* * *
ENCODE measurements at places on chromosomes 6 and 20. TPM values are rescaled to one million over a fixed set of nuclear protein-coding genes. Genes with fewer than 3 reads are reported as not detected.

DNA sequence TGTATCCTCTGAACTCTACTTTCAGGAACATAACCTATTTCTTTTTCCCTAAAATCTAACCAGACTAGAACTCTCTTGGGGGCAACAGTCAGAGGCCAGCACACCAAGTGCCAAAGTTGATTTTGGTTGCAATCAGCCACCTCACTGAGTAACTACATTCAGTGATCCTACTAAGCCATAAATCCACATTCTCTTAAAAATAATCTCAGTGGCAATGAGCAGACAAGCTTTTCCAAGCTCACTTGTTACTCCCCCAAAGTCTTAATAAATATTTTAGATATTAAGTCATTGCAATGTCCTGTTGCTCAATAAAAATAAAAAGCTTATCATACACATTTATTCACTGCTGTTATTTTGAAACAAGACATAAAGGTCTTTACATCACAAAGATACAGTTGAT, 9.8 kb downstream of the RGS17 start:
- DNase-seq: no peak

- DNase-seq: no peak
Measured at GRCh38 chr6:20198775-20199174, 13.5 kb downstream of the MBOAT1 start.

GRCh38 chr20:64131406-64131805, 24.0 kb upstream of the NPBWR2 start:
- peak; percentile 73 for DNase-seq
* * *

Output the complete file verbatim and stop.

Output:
ENCODE measurements at places on chromosomes 6 and 20. TPM values are rescaled to one million over a fixed set of nuclear protein-coding genes. Genes with fewer than 3 reads are reported as not detected.

DNA sequence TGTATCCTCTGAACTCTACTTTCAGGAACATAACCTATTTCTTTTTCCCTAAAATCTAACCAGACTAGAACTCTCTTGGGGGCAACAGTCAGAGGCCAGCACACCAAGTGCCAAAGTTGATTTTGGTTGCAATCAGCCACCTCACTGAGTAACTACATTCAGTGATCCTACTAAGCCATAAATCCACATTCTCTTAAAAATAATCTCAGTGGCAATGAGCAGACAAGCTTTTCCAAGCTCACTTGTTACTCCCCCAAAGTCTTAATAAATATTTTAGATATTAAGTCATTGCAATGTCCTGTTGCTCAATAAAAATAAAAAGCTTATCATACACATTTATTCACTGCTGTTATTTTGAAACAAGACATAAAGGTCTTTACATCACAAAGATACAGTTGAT, 9.8 kb downstream of the RGS17 start:
- DNase-seq: no peak

- DNase-seq: no peak
Measured at GRCh38 chr6:20198775-20199174, 13.5 kb downstream of the MBOAT1 start.

GRCh38 chr20:64131406-64131805, 24.0 kb upstream of the NPBWR2 start:
- peak; percentile 73 for DNase-seq